Bush asks Musharraf for free elections and an end to emergency rule
Islamabad (AsiaNews/Agencies) –The American President George W. Bush has asked his Pakistani counterpart to abandon his uniform and call elections as soon as possible. The request for some is more of an ultimatum, and was presented during a “frank” telephone call which lasted over 20 minutes.
Bush told Gen Musharraf “it was not right to continue as both president and head of the military”. But he also noted that Gen Musharraf had been an "indispensable ally" in the war on terrorism.
The US Deputy Secretary of State, John Negroponte, told Congress: “No country has done more in terms of inflicting damage and punishment on the Taleban and the al-Qaeda since 9/11.... Their record is quite impressive”. And yet he concluded, “The longer the situation goes on in its present form, the more difficult it's going to become to deal with Islamabad”.
Meanwhile Pakistan’s opposition parties – led by former premier Benazir Bhutto and her Peoples Party – are preparing a huge anti government rally tomorrow. They are asking for an end to the state of emergency – proclaimed on November 13th last by Musharraf – and parliamentary elections to be held as scheduled in mid November.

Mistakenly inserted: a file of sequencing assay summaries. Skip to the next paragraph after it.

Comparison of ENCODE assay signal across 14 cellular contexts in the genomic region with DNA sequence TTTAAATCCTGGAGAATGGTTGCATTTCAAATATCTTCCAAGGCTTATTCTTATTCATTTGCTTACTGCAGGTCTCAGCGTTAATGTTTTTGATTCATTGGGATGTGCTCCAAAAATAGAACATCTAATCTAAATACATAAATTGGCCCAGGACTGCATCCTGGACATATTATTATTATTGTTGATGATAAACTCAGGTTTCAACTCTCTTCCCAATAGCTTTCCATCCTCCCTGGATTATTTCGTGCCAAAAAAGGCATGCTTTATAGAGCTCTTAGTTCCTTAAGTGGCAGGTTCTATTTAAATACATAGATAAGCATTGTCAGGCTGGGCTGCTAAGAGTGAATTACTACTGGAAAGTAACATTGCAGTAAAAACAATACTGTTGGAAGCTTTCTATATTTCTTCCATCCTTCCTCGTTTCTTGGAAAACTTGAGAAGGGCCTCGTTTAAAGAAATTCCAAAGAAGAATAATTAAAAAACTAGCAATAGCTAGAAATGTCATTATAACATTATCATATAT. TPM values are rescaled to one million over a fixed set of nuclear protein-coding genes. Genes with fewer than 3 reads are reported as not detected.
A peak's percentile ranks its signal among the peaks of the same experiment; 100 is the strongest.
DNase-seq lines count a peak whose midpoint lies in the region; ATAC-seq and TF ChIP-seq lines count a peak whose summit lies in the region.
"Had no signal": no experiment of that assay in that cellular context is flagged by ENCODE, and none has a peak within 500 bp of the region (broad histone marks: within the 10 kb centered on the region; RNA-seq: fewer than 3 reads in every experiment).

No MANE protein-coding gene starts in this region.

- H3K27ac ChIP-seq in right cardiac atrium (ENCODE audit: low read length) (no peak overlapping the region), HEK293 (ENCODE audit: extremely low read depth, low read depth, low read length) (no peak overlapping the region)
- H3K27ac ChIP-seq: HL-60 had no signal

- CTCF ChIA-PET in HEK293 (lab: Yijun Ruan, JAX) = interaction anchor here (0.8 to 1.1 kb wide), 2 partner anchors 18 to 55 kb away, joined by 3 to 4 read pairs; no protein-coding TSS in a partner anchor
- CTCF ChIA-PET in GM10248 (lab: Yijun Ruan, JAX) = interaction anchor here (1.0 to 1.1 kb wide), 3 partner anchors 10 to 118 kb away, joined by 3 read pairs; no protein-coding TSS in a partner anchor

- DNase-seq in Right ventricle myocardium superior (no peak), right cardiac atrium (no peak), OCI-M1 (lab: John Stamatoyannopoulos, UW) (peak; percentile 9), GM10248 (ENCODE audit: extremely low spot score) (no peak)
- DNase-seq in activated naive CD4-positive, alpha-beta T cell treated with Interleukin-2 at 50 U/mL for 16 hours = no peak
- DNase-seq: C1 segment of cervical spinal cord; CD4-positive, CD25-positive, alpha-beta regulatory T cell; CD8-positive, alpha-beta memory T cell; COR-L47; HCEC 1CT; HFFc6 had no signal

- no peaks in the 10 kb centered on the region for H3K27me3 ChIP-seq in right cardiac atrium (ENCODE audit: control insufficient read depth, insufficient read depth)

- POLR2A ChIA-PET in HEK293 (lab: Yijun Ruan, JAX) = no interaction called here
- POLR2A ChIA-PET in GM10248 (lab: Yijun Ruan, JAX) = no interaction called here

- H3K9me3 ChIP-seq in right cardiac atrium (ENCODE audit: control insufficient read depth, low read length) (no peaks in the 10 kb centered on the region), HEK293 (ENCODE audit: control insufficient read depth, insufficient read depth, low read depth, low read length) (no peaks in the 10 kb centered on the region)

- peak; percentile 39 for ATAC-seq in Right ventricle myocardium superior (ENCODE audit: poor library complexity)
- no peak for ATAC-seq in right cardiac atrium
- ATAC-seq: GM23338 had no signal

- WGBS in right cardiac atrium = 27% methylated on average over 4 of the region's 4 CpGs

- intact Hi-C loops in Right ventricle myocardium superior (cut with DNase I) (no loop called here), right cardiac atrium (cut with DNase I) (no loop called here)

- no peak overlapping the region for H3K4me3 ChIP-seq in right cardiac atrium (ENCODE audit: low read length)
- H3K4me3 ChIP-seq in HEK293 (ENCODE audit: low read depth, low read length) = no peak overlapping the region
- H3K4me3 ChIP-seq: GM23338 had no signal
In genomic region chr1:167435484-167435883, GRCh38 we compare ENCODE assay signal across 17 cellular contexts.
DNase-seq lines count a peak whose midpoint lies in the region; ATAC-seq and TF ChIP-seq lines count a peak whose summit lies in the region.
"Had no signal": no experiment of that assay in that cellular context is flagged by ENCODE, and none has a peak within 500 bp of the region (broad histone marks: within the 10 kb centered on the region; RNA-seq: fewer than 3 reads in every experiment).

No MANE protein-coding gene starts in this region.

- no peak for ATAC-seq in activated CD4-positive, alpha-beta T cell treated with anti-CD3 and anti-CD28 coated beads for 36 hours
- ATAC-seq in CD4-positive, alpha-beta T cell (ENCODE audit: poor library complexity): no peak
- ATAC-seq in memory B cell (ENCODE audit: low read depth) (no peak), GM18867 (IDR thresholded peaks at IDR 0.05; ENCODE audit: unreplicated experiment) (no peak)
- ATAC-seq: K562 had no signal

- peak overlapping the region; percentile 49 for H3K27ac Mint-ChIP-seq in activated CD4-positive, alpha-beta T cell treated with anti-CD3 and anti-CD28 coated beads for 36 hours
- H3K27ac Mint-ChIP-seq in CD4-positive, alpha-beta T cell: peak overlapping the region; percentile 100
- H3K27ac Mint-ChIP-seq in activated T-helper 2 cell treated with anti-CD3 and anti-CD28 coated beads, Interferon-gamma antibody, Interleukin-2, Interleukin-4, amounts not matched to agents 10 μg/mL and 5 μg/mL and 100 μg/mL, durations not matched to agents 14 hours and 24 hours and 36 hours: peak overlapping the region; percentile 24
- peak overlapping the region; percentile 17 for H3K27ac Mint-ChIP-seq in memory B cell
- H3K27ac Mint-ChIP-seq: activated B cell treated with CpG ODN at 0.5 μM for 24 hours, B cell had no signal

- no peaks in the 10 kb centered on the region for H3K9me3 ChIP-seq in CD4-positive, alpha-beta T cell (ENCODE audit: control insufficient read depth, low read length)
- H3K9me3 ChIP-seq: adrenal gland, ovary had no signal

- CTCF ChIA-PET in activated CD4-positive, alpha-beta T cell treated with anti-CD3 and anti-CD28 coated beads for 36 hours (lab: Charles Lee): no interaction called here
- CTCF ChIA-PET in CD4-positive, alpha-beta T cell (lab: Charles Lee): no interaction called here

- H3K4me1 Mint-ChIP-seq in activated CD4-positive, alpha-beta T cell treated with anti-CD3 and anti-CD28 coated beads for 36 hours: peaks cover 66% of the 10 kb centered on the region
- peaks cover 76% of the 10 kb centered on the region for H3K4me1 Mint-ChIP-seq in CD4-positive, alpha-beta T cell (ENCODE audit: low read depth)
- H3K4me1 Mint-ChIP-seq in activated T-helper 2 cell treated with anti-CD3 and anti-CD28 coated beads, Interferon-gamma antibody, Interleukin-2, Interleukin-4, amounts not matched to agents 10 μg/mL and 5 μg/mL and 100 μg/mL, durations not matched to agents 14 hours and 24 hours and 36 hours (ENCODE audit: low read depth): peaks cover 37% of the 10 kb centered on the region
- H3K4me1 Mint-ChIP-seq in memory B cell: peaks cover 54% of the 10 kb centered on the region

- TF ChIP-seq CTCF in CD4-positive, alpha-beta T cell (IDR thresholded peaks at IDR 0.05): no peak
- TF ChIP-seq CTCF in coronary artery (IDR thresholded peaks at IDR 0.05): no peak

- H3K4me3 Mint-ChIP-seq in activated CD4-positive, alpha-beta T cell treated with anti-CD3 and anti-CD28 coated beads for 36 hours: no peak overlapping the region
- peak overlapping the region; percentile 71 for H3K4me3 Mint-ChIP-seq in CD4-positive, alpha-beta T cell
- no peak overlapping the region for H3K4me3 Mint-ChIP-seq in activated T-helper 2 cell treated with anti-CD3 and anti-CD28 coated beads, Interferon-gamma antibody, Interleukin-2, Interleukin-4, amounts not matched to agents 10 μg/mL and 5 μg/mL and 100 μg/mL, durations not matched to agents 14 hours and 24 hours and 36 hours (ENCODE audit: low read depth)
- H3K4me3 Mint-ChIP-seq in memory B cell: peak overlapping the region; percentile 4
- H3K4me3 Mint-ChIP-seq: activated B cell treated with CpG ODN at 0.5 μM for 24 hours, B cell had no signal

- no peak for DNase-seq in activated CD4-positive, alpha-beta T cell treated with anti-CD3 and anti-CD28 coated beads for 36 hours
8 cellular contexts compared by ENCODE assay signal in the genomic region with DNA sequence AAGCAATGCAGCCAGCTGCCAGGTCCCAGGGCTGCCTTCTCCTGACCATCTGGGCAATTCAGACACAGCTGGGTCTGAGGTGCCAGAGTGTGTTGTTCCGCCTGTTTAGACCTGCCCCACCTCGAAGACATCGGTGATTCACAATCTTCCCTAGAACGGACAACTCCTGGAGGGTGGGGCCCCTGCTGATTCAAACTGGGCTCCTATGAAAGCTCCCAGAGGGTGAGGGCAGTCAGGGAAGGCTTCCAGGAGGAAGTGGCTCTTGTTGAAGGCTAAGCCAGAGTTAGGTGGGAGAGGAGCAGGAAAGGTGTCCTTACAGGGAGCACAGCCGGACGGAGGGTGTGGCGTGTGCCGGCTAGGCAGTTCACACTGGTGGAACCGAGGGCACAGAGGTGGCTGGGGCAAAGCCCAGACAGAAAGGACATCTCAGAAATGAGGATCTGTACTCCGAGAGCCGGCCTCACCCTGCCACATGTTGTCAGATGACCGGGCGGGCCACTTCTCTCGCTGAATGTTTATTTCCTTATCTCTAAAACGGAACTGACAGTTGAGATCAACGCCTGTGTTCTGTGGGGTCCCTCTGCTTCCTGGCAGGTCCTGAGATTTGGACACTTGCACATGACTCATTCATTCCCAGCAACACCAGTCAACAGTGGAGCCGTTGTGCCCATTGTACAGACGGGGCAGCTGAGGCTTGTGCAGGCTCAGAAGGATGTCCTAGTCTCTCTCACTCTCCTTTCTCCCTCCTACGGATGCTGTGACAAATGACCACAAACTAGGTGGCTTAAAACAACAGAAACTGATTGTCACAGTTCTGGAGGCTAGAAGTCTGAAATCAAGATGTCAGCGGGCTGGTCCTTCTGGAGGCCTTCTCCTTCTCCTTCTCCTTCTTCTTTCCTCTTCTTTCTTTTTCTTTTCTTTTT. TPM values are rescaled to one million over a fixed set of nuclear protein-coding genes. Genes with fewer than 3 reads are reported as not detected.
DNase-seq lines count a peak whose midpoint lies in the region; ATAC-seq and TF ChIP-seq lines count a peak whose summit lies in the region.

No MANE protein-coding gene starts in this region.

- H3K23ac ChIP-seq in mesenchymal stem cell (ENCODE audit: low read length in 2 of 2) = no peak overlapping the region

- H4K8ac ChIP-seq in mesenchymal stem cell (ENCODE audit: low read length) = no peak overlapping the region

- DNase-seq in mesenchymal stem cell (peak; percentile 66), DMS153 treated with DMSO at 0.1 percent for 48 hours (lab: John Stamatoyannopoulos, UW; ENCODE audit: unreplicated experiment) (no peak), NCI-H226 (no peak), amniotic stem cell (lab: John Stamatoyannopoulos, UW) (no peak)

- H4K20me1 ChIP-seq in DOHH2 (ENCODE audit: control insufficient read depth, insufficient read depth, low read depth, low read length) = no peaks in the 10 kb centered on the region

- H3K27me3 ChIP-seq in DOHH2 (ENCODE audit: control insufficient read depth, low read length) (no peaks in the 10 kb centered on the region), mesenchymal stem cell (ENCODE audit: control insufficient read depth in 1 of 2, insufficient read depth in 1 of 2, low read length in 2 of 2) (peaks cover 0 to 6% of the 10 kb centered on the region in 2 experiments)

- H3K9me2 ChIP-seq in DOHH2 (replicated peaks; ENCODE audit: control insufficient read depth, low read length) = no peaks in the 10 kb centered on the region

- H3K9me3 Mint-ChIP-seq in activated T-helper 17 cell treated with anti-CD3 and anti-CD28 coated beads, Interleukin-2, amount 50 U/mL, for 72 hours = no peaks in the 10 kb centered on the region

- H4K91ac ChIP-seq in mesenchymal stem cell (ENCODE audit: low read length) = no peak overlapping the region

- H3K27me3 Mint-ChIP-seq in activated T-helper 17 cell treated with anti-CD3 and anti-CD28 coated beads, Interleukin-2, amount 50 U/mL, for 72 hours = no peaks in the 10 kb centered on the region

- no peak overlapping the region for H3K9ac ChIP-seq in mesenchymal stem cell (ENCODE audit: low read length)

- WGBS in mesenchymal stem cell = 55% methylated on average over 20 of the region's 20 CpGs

The government has declared that the police will not allow the rally due to take place in Rawalpindi. In response Bhutto has launched a “Long march towards democracy”, in short a series of popular protests to be held in the coming weeks in all major cities across the country. The activists she concluded “must demand that the government restore the constitution, hold elections and release the lawyers, judges and activists detained in the last few days”.